ds – I’ll let you into a secret. I am afraid that one day I will run out of work by Josipovici to read. So every time I take Goldberg: Variations down from the shelf I think to myself ‘oh not just yet, wait a little longer’ and put it back again. And JB is a fantastic reviewer – I’ve learned a lot from him myself.

    doctordi – lol! If you find the key, let me know. :)

    Danielle – I have trouble myself with authors who don’t use paragraph breaks. That strikes me as very un-user-friendly! But you needn’t fear with Josipovici (I don’t honestly think you need fear with any author – you are a formidable reader) as he is very accessible. These two novels are almost all written in dialogue, using very ordinary, everyday language, and aren’t difficult in that way at all. I’d love to know what you think of him, so you know I’ll urge you to give him a go!

    Gentle reader – Ah I’d forgotten you read Goldberg: Variations! I have that but keep saving it up for when I really need to treat myself with a book. I loved these two new novels, though, and would certainly recommend them. But if you haven’t read it already, do try In A Hotel Garden. I thought that one was pretty special.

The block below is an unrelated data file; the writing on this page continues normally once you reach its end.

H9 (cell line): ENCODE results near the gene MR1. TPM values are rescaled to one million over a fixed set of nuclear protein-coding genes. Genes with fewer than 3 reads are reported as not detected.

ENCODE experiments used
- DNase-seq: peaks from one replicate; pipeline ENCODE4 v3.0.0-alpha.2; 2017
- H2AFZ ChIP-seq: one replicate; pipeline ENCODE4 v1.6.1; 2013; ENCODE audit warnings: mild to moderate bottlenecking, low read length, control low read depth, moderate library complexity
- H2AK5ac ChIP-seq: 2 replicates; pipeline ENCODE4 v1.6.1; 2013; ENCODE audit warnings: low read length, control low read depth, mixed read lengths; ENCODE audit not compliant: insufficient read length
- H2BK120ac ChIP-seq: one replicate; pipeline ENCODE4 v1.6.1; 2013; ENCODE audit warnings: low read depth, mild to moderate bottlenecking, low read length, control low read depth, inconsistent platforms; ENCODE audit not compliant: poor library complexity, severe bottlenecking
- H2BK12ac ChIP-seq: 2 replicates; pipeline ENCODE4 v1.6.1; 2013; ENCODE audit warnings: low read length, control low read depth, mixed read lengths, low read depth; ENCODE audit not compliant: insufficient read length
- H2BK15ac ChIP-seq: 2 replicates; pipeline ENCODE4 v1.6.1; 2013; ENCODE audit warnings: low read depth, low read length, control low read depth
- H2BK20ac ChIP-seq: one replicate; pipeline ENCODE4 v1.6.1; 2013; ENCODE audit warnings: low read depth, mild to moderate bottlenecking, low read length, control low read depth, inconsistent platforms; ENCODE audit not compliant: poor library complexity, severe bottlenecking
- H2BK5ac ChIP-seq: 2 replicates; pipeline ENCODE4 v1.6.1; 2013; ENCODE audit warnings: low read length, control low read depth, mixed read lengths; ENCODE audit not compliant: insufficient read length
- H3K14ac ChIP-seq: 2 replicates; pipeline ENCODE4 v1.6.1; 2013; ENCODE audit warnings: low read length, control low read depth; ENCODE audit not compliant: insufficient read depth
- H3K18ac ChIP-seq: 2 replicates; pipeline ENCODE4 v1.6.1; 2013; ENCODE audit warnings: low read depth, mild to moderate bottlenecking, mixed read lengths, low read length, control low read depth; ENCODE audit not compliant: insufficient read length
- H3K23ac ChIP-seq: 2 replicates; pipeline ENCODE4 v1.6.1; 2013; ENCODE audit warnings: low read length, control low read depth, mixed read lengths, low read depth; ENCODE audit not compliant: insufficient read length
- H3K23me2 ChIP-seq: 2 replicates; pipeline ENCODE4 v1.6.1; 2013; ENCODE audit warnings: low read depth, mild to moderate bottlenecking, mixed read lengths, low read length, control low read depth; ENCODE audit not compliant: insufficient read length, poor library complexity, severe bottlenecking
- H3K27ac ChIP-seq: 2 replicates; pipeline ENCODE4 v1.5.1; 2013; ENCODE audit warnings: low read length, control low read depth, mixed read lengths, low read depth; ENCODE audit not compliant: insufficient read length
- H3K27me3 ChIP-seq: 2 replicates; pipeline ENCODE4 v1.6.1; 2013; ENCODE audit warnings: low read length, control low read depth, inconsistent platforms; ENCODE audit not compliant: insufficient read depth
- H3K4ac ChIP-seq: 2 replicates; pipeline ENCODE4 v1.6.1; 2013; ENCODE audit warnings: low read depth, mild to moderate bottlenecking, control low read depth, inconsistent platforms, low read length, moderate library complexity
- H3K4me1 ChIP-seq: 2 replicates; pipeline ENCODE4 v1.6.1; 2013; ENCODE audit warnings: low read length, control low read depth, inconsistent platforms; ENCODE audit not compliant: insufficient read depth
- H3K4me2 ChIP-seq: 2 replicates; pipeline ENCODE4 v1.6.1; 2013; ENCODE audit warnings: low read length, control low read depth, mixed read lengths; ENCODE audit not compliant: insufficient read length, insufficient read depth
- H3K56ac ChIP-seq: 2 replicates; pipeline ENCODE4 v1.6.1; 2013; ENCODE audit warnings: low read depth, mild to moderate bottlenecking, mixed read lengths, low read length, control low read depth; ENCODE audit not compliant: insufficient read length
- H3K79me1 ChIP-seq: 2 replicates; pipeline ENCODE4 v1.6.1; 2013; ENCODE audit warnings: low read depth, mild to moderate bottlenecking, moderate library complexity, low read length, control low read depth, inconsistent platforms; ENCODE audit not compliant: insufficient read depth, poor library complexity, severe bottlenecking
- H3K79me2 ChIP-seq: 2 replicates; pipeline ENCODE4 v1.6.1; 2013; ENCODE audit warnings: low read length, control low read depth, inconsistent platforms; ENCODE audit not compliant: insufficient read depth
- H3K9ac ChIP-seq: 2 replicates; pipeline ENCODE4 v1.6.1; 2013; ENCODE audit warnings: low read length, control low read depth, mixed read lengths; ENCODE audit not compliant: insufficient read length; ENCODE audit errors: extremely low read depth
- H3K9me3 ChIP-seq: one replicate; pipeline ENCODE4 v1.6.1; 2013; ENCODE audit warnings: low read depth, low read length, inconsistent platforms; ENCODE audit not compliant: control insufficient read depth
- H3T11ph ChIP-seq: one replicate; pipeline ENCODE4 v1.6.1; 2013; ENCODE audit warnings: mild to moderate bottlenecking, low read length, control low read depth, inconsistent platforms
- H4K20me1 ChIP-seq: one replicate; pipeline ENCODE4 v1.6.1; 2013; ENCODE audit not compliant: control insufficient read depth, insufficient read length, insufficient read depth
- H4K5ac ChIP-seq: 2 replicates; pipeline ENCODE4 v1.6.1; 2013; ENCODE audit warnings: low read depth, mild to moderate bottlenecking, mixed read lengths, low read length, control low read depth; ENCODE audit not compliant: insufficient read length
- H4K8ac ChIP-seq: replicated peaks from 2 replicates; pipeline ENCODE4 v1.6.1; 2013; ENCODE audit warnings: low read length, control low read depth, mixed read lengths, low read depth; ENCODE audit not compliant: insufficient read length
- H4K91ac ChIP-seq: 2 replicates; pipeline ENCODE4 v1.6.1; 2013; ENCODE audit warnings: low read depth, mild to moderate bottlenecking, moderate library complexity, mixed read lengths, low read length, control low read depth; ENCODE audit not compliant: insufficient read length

12. I wish our library would get more Josipovici, because every time I read about him either here or on other blogs, I go in search of him. I guess I’m just going to have to break down and buy some of his books (a horrible sacrifice, I know, but we readers must make such sacrifices to keep the book alive).

  13. So happy to see that I can go away for so long, return, and still find posts about Josipovici! Very exciting, although I am so far away from anywhere that might even possibly sell his books in a store or stock in a library…

  14. Pingback: Best Books of 2009 « Tales from the Reading Room